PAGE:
Eatbook.sg for the hungry traveller

It’s a known fact that Singapore is teeming with great eats. From famous hawkers – one of them is even a Michelin-star – to a selection of restaurants, cafes and bars, diners are spoilt for choice. But when you’re not a local and out of the buzzing dining scene, you might feel a little lost and be disappointed when you order food at a restaurant that doesn’t meet your standard. This is where Eatbook.sg comes in handy.

For instance, many think that Tian Tian Chicken Rice at Maxwell Food Centre is the best chicken rice in town and worth the queue – but from what I’ve seen on Eatbook.sg’s YouTube site, where they did a Taste Testers of top chicken rice places in Singapore, this was not the case.

In fact, Eatbook.sg features a lot of hidden food gems in Singapore. They seem to have a strict curation on what is published. They also have a good rating system, and don’t seem to hold back on giving a negative review if necessary. One of my favourite article that I found really helpful was their guide to Tanjong Pagar food, as it gave 10 places on where to eat in the CBD.

They also do pretty cool restaurant and hawker reviews, using a point system that tells you if it’s worth going or not. Their point system follows a rule, such as if the prices are justified, or whether I will bring my friend there. I liked how the places they review are really hidden places, located within the heartlands. They are not popular restaurants in Singapore, but instead the ones that have a strong following by loyal customers, but unknown by many.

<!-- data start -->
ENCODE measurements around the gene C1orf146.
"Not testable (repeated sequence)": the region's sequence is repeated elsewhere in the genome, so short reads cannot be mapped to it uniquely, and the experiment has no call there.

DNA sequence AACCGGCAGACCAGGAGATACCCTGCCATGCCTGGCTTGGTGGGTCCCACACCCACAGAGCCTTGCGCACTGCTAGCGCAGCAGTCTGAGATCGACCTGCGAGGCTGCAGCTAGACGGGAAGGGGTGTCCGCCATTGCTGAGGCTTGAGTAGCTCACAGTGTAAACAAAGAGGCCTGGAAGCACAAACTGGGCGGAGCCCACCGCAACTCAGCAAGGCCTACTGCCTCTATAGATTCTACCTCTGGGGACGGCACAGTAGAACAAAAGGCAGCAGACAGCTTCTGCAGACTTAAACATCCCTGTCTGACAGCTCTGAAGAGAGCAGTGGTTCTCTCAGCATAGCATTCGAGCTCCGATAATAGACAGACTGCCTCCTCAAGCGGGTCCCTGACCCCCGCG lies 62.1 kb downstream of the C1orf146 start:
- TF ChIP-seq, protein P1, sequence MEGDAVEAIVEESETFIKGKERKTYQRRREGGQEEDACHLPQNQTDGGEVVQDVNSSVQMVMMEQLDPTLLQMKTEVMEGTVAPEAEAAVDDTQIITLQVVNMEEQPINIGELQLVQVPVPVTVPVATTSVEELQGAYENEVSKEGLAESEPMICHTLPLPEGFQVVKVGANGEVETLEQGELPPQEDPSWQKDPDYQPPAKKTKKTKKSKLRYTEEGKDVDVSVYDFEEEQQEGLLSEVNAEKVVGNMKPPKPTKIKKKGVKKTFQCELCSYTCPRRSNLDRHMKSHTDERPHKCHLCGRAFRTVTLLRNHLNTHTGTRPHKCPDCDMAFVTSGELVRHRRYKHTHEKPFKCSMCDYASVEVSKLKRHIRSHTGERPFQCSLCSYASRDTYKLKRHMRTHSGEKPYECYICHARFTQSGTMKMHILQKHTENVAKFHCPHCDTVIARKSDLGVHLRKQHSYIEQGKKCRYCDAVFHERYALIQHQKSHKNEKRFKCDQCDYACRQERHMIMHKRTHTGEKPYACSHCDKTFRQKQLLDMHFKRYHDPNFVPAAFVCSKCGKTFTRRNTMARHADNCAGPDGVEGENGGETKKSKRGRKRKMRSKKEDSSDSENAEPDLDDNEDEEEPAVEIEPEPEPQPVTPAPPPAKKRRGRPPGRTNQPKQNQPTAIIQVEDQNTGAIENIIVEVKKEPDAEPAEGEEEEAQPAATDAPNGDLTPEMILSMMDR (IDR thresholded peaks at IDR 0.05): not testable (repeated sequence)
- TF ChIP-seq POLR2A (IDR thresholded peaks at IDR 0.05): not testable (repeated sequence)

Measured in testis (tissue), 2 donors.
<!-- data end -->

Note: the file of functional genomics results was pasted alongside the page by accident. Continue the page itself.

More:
There are also pretty unique items in Singapore. Instead of the usual chilli or black pepper crab, I also found out through Eatbook that there are Milo and Oreo crabs! That’s pretty cool in my opinion. They also have a lot of food that are inspired by Taiwanese street food and Japanese nosh as well! This shows that Singapore is a cosmopolitan city and a great travel location for tourists who like good food.

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